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Since some time ago I’ve got obsessed with Tilt-Shift lenses. Since I’m not a professional photographer I just walk around with a camera and shoot lots of pictures. I’m trying to achieve a miniature look of the shots without using software or postproduction. I’m just getting accustomed to those kind of lenses.
In that sense this image, like many others I shot, is a tryout and doesn’t really have a deeper meaning or statement. As one can notice here, all my pictures are taken from a high ground in order to make the subjects look like in a toy model. What really pleases me is the change of the scale: you shoot something that’s big but it looks rather small and fake. I like that.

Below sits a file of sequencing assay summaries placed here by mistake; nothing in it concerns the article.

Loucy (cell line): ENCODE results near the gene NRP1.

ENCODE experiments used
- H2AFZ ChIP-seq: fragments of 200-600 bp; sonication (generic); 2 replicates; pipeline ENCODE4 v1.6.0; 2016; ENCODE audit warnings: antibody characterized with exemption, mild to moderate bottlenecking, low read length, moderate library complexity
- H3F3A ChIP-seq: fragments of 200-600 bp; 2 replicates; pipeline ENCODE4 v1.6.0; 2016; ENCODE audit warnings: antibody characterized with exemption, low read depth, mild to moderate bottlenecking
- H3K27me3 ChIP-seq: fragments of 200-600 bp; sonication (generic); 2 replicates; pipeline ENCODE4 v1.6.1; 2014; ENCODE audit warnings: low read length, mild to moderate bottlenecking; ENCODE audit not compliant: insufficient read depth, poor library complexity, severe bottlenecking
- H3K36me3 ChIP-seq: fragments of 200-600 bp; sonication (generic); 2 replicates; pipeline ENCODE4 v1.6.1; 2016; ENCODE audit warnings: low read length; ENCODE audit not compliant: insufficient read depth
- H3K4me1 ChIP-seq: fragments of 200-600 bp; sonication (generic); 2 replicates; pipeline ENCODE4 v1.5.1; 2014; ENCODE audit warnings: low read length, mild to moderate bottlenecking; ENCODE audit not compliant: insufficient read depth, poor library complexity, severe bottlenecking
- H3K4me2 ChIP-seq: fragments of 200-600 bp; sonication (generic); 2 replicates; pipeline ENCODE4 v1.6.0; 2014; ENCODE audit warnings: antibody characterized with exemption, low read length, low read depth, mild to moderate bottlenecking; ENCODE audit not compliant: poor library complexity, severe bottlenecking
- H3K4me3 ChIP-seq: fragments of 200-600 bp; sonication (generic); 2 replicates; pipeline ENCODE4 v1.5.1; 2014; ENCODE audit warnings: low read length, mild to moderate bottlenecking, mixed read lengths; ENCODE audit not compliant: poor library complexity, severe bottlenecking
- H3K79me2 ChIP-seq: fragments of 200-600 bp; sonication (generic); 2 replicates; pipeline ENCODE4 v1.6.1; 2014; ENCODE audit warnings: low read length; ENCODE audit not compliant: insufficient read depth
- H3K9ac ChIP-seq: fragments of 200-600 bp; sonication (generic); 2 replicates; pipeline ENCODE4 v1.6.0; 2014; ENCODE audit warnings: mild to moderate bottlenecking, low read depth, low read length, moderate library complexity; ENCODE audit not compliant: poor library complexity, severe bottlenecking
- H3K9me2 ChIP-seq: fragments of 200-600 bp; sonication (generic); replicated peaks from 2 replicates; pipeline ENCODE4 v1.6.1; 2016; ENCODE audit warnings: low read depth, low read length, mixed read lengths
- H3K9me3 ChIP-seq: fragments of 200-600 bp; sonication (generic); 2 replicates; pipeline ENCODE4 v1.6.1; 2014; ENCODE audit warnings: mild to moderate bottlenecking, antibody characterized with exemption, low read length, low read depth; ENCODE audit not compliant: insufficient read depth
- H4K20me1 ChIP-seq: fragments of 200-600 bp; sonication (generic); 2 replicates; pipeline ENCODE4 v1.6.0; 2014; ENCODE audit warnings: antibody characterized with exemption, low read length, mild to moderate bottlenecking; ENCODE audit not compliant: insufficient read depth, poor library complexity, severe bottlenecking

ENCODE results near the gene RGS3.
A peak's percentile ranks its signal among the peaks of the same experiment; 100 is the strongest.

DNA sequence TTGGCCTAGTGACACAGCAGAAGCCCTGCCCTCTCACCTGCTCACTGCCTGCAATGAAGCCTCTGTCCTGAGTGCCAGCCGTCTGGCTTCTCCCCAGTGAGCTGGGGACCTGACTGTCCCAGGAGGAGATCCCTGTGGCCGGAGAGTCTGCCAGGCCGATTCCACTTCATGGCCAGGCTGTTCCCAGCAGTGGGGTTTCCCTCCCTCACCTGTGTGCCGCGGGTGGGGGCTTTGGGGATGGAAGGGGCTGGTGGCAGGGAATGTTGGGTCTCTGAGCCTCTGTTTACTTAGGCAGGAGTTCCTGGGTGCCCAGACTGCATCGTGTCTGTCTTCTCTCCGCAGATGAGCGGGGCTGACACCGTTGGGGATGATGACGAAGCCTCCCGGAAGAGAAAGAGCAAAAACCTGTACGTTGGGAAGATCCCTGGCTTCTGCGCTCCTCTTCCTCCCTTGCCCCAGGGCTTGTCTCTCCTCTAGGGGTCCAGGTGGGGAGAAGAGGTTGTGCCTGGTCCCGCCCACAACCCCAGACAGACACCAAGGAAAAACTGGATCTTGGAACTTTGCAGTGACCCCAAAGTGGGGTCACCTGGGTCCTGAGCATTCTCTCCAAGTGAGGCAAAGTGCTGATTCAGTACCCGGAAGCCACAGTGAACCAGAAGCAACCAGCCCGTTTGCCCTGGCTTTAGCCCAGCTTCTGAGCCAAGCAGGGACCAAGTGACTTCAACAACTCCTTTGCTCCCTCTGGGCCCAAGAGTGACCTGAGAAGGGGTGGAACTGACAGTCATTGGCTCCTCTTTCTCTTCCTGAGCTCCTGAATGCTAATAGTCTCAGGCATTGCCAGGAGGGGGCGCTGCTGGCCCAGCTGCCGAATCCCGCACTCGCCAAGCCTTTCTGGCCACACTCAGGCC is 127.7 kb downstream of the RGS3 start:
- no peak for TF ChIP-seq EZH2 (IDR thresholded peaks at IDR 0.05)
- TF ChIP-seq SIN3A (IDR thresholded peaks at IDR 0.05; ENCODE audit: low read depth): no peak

In the case of this particular shot I was attending the animation film festival in Annecy, and as I exit the projection hall I found myself on the second floor in front of the big window. I wouldn’t miss a chance to take a shot like that. I wouldn’t say that this is the best miniature look, but it’s definitely an odd looking image.

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Tilt-Shift photography refers to the use of specific lenses that can change the plane of focus with a tilt, rotation of the lens plane relative to the image plane, and a shift, movement of the lens parallel to the image plane. The effect is often used to simulate a miniature scene.

DMITRIJS Breaking Time – Julius Reque

Dmitrijs Breaking Time

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Dmitrijs Breaking TimeJulius Reque Vancouver, Canada